Most of the people who spend any time on this site are likely techies and already know that the road post-SOPA (and PIPA) is a long and dark one. For those of you who may not know exactly what it’s all about though, here’s a short summary from Wikipedia…​

The bill would authorize the U.S. Department of Justice to seek court orders against websites outside U.S. jurisdiction accused of infringing on copyrights, or of enabling or facilitating copyright infringement. After delivering a court order, the U.S. Attorney General could require US-directed Internet service providers, ad networks, and payment processors to suspend doing business with sites found to infringe on federal criminal intellectual property laws. The Attorney General could also bar search engines from displaying links to the sites.

— Wikipedia
Stop Online Piracy Act

That sounds pretty harmless, doesn’t it?

While the bill seems to have good intentions (who likes a pirate, right?…​), the overall consequences of it are heavily dependent on how the bill defines of "copyright infringement". The (very) unfortunate issue here is that the definition of a person infringing a copyright is very broad and could cover a very large portion of the internet. To quote section 201, subsection A of subsection A of the SOPA…​

  1. IN GENERAL- Any person who willfully infringes a copyright shall be punished as provided under section 2319 of title 18, if the infringement was committed--

    1. for purposes of commercial advantage or private financial gain;

    2. by the reproduction or distribution, including by electronic means, during any 180-day period, of 1 or more copies or phonorecords of 1 or more copyrighted works, or by the public performance by means of digital transmission, during any 180-day period, of 1 or more copyrighted works, when the total retail value of the copies or phonorecords, or of the public performances, is more than $1,000; or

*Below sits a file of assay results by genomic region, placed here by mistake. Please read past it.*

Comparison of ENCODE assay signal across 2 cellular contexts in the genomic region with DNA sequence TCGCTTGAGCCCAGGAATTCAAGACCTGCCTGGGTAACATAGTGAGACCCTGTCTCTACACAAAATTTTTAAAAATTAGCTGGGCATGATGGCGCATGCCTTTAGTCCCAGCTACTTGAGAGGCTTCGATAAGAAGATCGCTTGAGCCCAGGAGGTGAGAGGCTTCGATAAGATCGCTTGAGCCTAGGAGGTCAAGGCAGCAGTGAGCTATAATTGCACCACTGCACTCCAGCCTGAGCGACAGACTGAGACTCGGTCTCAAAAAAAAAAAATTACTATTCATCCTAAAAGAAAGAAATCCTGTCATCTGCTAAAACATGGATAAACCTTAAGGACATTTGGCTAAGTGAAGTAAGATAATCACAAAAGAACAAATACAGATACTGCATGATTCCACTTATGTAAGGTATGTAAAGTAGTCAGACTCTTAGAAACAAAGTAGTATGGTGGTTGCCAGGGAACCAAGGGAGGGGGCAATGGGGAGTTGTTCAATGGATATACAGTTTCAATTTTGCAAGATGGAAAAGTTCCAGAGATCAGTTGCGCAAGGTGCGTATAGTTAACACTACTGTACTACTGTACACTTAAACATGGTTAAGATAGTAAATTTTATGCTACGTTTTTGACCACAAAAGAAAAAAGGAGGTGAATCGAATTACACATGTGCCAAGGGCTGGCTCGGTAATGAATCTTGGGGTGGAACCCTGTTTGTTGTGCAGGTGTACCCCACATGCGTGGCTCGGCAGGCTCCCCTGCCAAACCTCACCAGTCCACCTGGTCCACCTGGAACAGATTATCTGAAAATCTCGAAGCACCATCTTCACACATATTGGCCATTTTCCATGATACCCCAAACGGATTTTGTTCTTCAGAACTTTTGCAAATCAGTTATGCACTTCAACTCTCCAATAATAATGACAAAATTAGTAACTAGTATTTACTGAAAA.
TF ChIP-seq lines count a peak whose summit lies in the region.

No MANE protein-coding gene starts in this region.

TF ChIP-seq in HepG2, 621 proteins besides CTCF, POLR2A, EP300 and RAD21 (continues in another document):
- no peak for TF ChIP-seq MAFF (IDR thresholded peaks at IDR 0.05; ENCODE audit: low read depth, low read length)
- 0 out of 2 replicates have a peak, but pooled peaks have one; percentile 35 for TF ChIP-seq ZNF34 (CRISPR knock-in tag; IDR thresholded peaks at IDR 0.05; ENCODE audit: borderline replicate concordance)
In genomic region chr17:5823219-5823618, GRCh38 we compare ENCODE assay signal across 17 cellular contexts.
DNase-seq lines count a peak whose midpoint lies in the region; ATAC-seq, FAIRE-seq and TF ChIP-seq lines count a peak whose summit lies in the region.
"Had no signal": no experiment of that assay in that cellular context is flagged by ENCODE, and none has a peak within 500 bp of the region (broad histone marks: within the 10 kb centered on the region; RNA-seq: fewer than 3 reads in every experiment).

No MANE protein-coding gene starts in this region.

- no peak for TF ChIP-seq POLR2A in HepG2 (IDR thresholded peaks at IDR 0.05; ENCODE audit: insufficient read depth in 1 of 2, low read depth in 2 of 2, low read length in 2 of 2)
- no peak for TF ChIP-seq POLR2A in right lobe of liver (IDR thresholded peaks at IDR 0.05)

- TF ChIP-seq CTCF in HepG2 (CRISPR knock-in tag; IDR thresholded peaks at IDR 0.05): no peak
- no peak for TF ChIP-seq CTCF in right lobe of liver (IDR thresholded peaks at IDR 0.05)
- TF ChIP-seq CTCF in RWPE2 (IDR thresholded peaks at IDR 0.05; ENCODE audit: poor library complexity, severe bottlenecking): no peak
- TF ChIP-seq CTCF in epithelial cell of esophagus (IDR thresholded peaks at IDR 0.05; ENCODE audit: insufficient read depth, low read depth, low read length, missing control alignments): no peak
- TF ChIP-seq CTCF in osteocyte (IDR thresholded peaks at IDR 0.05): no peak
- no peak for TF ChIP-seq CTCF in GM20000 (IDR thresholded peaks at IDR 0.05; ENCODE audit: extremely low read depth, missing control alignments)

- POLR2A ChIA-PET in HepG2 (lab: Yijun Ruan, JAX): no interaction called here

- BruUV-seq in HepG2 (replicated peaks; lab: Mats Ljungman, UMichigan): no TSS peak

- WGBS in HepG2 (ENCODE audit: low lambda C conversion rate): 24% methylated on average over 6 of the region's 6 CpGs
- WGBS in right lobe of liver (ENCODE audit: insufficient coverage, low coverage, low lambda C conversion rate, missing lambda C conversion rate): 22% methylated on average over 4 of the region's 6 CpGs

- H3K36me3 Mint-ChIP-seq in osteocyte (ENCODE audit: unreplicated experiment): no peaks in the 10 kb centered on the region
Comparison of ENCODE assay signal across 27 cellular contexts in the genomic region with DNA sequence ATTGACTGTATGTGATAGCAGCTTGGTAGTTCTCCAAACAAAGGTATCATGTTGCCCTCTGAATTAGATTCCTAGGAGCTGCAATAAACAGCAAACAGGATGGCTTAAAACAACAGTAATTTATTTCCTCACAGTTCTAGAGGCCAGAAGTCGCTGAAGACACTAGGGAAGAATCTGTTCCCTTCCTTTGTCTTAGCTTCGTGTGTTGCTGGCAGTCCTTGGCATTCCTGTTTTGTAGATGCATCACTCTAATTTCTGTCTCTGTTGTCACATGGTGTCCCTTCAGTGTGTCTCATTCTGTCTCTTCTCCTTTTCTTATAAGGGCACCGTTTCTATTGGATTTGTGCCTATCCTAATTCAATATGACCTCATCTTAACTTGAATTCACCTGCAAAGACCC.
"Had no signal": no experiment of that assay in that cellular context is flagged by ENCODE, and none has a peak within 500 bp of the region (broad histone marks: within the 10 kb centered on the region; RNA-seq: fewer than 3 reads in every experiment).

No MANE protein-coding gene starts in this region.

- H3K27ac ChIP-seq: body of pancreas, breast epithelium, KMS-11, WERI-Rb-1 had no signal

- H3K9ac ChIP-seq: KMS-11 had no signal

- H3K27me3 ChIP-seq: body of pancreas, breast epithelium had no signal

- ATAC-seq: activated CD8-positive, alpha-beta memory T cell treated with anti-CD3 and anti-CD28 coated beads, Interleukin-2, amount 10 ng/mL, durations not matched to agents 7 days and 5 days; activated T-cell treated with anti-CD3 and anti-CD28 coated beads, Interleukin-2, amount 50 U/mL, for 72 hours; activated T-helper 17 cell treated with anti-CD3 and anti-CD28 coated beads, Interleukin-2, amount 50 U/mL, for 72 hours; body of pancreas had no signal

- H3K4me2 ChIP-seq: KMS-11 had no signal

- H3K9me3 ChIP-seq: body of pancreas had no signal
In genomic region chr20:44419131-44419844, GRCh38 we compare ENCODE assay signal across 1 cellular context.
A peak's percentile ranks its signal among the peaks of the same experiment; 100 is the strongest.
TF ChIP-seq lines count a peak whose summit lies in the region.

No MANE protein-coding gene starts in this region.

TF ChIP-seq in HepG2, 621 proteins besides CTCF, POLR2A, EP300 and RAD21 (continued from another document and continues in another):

3. by the distribution or public performance of a work being prepared for commercial dissemination, by making it available on a computer network accessible to members of the public, if such person knew or should have known that the work was intended for commercial dissemination.

That’s pretty broad. So far, that would most likely shut down Youtube, Facebook (people link to Youtube videos, right?), possibly WIkipedia, and most if not all of the video hosting sites out there (metacafe, vimeo, possibly netflix if their licensing isn’t right, etc). A big problem here is that there is that a person uploads to Youtube, yet the website will be taken down for one person, punishing the rest. But that’s aside the point (or is it?). Back to the legal talk. In section 201 of the SOPA legislation subsection C under subsection A the bill describes examples of copyrighted material that can be infringed upon (definition of "work being prepared for commercial dissemination") …​

  1. a computer program, a musical work, a motion picture or other audiovisual work, or a sound recording, if, at the time of unauthorized distribution or public performance--